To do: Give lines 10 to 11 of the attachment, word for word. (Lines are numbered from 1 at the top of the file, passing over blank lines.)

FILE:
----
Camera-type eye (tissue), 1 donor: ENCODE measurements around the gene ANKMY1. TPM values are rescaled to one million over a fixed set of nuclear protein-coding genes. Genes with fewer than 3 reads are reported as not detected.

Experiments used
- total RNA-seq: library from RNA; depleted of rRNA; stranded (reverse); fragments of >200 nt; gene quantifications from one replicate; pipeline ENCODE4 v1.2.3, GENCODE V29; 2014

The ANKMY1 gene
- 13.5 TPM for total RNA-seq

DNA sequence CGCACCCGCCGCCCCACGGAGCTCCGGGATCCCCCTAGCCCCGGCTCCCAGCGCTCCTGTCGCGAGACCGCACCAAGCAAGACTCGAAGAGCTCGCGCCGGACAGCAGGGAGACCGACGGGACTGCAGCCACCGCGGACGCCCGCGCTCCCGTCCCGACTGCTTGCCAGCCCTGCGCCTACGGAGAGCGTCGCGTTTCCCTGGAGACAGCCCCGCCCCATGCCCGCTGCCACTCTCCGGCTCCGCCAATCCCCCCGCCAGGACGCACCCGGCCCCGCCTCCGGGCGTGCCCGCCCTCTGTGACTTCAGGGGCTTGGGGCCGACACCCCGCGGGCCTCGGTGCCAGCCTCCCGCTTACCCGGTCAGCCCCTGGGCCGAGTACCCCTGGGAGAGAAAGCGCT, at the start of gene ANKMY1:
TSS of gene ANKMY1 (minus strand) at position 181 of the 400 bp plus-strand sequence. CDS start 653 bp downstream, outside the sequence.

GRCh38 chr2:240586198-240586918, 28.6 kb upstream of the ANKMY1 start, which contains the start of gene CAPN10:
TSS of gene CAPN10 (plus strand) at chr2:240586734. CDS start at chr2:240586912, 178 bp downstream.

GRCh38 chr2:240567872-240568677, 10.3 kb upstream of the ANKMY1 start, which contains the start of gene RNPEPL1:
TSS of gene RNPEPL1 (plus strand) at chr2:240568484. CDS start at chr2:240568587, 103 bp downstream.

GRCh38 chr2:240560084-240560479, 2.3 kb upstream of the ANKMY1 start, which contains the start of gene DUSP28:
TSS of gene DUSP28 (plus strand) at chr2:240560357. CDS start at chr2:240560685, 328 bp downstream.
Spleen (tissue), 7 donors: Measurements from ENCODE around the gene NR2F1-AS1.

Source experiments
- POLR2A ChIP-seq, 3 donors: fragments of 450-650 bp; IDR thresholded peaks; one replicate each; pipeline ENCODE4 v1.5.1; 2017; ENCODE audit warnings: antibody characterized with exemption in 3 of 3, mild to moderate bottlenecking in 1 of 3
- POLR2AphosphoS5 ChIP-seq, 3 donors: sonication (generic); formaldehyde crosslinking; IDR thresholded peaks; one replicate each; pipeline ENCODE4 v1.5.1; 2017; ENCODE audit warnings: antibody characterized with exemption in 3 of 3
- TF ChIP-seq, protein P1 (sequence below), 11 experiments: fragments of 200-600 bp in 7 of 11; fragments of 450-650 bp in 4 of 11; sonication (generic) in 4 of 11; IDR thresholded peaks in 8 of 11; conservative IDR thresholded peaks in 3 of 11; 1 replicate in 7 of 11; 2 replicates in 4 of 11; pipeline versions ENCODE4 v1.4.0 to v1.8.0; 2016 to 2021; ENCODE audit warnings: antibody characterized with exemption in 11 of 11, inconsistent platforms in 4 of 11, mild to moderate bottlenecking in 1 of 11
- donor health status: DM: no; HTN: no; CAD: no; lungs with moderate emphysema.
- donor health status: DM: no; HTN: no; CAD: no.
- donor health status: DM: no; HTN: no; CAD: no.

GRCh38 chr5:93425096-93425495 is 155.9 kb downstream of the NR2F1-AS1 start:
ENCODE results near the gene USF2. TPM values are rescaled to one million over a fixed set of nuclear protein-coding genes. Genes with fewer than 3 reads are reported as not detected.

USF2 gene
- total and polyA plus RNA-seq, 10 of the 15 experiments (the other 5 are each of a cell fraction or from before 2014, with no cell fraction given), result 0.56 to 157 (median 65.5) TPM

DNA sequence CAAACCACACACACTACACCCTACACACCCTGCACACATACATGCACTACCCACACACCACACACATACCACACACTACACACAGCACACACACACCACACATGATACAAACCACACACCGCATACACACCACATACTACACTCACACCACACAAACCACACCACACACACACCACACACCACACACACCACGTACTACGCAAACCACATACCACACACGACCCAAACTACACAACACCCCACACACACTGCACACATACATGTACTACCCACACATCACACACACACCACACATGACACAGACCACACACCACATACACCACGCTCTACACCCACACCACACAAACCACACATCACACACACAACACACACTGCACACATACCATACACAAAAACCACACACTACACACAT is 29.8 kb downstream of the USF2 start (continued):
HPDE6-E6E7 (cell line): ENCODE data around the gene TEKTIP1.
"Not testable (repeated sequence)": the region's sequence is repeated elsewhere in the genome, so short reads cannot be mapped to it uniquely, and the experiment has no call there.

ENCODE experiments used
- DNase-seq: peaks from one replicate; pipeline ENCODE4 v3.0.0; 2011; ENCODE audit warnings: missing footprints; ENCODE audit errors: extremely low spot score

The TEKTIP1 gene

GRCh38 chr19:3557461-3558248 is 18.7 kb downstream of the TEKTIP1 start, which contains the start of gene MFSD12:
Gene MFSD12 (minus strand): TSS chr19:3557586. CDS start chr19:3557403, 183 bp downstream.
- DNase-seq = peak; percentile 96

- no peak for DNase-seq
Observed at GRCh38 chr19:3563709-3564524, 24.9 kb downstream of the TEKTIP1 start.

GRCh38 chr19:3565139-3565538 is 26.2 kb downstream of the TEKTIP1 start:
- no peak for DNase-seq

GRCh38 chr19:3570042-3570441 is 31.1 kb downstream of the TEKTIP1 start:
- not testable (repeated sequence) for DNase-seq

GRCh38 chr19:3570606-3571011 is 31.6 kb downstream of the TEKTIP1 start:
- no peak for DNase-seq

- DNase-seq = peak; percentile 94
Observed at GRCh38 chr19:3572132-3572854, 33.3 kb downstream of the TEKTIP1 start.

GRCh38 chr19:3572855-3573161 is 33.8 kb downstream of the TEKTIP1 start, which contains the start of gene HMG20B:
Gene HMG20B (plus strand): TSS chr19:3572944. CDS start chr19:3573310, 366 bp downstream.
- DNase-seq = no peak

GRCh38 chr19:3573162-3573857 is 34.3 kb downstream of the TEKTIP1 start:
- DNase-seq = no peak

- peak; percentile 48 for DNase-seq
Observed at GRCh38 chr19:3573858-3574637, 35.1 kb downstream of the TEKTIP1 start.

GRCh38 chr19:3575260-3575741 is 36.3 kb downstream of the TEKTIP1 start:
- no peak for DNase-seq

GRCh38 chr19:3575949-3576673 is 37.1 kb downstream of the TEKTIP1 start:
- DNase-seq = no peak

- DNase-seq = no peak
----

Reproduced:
GRCh38 chr2:240567872-240568677, 10.3 kb upstream of the ANKMY1 start, which contains the start of gene RNPEPL1:
TSS of gene RNPEPL1 (plus strand) at chr2:240568484. CDS start at chr2:240568587, 103 bp downstream.